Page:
A: We may want an unmanned cargo delivery system because of the simplicity of its mission of delivering cargo someplace and returning as much of the expensive delivery "hardware" as possible. But if that vehicle is so reliable, why not put a crew in there anyway? That vehicle could even be an adaptation of a crewed vehicle. But the primary replacement for the Shuttle should be to deliver a human crew to low Earth orbit for NASA missions and, with a modification of it, to deliver passengers.
Q: What is most critical to sustain our space technology growth and leadership?
A: We need an inspired and enthusiastic workforce to develop the creative, innovative ideas to improve our space effort. We need a more educated public as to the realities and attractions of human spaceflight. They need to understand it much more, but it needs to be put in front of them and made available. You can do that through multiple, credible lottery selections for spaceflights. It's going to be very expensive if you have to buy your own ticket. You have to have a system for selecting people other than just the wealthy, because taxpayer money has been expended in development of a dual purpose NASA/adventure travel vehicle. If limited to just wealthy people, it is not going to be a popular program.
Q: Some Russians recently proposed a joint U.S.-Russian manned Mars mission. What is your view on this?
A: That's a straw man by the Russians who are exuberant to establish 'rights' on a technical concept of a mission. They're very good at defining what this could be. If they can't afford it, they will still say 'It's our concept, therefore we need to have crew members on the mission.' Right now, I don't think they can afford the 30% they said they'd offer. And there's not enough interest in the two countries to work on this now.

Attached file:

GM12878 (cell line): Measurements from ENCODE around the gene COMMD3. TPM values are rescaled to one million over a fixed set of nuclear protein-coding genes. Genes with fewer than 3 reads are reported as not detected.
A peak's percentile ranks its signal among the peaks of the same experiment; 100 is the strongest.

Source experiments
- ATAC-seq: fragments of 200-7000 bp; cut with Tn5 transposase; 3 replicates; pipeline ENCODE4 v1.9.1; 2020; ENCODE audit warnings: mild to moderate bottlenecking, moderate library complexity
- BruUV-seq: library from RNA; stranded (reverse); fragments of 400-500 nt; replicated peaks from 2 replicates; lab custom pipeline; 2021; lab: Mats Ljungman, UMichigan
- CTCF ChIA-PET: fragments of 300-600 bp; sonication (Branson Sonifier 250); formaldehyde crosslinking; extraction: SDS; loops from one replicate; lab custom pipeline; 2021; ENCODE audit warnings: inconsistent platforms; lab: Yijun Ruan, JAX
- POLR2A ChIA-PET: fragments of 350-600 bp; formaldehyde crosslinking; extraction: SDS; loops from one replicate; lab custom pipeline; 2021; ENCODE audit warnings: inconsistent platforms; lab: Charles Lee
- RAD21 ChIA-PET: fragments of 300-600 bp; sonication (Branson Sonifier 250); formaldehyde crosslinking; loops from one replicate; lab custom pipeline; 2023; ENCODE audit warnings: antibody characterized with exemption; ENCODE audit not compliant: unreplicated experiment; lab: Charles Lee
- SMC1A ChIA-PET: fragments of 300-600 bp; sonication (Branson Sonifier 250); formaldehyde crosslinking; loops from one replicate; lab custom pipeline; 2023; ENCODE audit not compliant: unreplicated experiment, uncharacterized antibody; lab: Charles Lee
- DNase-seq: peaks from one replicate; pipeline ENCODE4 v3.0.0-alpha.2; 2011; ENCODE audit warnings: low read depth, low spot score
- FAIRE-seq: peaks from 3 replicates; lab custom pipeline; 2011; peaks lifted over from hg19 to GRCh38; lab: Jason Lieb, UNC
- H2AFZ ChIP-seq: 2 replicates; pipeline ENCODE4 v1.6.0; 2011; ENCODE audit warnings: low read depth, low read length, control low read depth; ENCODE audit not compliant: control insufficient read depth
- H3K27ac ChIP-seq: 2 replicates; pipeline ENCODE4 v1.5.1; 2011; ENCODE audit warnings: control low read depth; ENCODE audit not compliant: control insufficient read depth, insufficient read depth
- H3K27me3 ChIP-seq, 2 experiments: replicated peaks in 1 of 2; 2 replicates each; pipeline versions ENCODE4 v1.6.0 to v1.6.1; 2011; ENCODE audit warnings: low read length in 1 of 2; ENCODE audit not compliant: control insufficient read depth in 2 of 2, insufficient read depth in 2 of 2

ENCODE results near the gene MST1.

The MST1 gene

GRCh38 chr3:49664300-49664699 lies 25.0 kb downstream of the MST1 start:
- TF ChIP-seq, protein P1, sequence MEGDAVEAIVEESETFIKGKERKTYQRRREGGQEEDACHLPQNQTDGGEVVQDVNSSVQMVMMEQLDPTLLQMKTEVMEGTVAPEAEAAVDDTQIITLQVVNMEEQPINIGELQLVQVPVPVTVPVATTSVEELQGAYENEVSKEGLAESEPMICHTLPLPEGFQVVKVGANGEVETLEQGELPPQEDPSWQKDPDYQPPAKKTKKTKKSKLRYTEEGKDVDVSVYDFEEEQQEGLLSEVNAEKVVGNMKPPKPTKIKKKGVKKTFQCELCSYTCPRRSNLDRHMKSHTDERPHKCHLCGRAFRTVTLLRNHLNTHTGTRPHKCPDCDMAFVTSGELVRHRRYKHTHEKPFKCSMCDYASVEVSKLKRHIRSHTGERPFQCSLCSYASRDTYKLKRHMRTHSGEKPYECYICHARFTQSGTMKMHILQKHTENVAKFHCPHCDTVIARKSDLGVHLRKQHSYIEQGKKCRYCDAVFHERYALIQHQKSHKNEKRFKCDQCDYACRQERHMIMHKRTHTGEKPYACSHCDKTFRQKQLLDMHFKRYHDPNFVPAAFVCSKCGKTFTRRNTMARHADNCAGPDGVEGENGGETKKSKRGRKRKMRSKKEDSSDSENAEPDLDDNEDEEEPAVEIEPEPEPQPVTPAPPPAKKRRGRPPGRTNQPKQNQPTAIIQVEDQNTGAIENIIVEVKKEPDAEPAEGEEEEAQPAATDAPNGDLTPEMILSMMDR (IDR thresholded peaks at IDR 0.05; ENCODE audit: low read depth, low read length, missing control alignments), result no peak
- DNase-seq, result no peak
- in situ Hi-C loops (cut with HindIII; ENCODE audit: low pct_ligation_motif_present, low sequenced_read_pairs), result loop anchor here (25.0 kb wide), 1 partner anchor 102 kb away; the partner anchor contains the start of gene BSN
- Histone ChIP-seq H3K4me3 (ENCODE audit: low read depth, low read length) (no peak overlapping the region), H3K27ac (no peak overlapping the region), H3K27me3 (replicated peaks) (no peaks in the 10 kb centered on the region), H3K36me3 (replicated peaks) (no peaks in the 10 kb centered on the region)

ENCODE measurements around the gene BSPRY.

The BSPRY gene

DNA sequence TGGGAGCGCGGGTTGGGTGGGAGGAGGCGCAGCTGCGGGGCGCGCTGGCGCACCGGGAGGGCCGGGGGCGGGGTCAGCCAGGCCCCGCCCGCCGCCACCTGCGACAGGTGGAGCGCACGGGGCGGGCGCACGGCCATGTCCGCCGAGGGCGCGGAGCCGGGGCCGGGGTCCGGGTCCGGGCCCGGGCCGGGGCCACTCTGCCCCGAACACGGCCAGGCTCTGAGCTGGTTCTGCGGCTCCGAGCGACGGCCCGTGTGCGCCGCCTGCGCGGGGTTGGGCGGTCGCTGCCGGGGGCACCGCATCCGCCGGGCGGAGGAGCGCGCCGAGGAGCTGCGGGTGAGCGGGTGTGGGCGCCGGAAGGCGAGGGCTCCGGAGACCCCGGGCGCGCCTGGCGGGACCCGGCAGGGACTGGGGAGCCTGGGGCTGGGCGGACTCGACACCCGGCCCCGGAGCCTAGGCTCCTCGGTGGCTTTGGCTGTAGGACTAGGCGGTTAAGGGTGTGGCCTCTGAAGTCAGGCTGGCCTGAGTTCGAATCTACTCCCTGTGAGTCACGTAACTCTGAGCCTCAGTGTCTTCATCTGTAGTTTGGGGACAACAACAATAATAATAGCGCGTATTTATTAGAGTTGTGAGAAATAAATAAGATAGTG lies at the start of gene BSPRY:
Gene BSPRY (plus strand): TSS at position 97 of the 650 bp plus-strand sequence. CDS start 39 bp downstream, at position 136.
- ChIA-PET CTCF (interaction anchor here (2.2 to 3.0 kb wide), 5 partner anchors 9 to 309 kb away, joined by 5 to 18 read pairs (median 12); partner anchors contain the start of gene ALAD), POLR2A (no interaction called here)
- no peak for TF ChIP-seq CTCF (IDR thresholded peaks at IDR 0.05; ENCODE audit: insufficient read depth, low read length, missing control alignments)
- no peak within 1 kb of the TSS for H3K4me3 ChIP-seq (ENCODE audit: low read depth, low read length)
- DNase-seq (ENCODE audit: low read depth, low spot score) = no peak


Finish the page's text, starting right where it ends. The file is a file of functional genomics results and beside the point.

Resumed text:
Q: Would there be benefits in returning to manned lunar exploration?
A: That's premature. We don't have an economic return and there isn't political support without an economic return or a much cheaper access-to-space system and public support that would come from adventure travel. Those have to come first.
Q: If, by some miracle, the NASA budget were doubled, how would you say to spend it?
A: We need to have a multipurpose crew transfer vehicle and a quick adaptation of it into a simple orbital lifeboat for the space station so we can increase the station crew size. As we develop that vehicle we should have long duration Shuttles to stay up there for up to 90 days, so we could have seven people on the station (or perhaps 10 crew members if the Soyuz is used as well) at those times. You could then get a lot more science done.
Even doubling the NASA budget, we can't afford the full-blown next generation Shuttle replacement. I'd rather see an evolutionary first stage built and augment current expendable launchers with these reusable strap-on boosters. Then from that we can grow a second or third generation Shuttle.
There are a lot of other things that can be carried out, science missions and updating the support facilities both at Kennedy Space Center and Vandenberg in California. We have to inspire the workforce, which is aging. We should vigorously pursue protecting the Earth from devastating effects of a random impact from space. We have to develop a planetary defense system by understanding more fully what objects are out there that could possibly impact the Earth-which requires many more telescopes, and even some orbital ones. Then we have to establish and test mitigation or deflection techniques on non-impacting objects so we know what to do to divert the path of a potential impacting object.
Q: How would you see the military's role in future space transportation?
A: The military needs to develop, in conjunction with the demonstrator reusable first stage, a small or medium operational reusable booster to go with varieties of upper stages. This will allow delivering a spaceplane quickly, anywhere in the world, that can do reconnaissance on demand or weapons delivery.
Q: What skills are most valuable for aerospace design engineers today?
A: It's no longer just computer skills. It has to be marketing and communications skills as well. Engineers need to write reports and be able to market their ideas.